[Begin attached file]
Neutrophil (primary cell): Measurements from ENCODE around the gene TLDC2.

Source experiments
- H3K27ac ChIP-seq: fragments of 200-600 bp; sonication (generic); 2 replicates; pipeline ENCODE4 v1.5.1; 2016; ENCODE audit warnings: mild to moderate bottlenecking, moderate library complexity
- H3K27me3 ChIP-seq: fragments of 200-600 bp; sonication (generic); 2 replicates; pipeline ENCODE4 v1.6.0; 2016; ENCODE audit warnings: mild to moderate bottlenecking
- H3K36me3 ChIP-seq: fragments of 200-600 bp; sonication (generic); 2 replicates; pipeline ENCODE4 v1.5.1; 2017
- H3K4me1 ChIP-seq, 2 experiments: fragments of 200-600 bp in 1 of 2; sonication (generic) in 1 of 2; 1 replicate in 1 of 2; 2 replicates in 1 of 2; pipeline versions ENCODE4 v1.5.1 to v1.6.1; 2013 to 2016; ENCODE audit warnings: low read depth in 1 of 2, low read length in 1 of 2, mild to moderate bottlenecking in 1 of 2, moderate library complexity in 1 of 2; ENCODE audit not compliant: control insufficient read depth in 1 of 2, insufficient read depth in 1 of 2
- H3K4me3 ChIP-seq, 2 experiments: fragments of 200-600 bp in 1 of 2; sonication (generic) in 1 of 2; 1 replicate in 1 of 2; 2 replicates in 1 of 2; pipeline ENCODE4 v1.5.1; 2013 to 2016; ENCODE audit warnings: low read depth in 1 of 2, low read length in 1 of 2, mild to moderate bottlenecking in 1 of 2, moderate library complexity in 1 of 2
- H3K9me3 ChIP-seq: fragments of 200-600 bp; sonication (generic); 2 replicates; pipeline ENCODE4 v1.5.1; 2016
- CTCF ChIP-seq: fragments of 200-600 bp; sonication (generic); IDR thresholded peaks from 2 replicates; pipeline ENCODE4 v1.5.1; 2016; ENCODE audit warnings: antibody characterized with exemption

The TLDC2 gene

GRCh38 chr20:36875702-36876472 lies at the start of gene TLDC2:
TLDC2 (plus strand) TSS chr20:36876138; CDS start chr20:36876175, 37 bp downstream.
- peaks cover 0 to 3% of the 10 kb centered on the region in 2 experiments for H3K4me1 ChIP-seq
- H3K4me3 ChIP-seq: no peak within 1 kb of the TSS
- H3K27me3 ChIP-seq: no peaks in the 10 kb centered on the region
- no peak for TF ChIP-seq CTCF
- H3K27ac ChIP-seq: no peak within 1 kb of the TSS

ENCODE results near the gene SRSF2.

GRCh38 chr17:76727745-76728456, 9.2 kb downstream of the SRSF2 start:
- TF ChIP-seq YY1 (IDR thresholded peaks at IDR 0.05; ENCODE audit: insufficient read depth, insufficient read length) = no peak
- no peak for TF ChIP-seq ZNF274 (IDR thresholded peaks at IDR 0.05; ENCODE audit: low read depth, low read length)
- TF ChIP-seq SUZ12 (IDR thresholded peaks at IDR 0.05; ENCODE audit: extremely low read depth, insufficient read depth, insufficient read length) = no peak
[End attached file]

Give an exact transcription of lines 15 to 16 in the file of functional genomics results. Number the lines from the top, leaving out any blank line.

- H3K27me3 ChIP-seq: no peaks in the 10 kb centered on the region
- no peak for TF ChIP-seq CTCF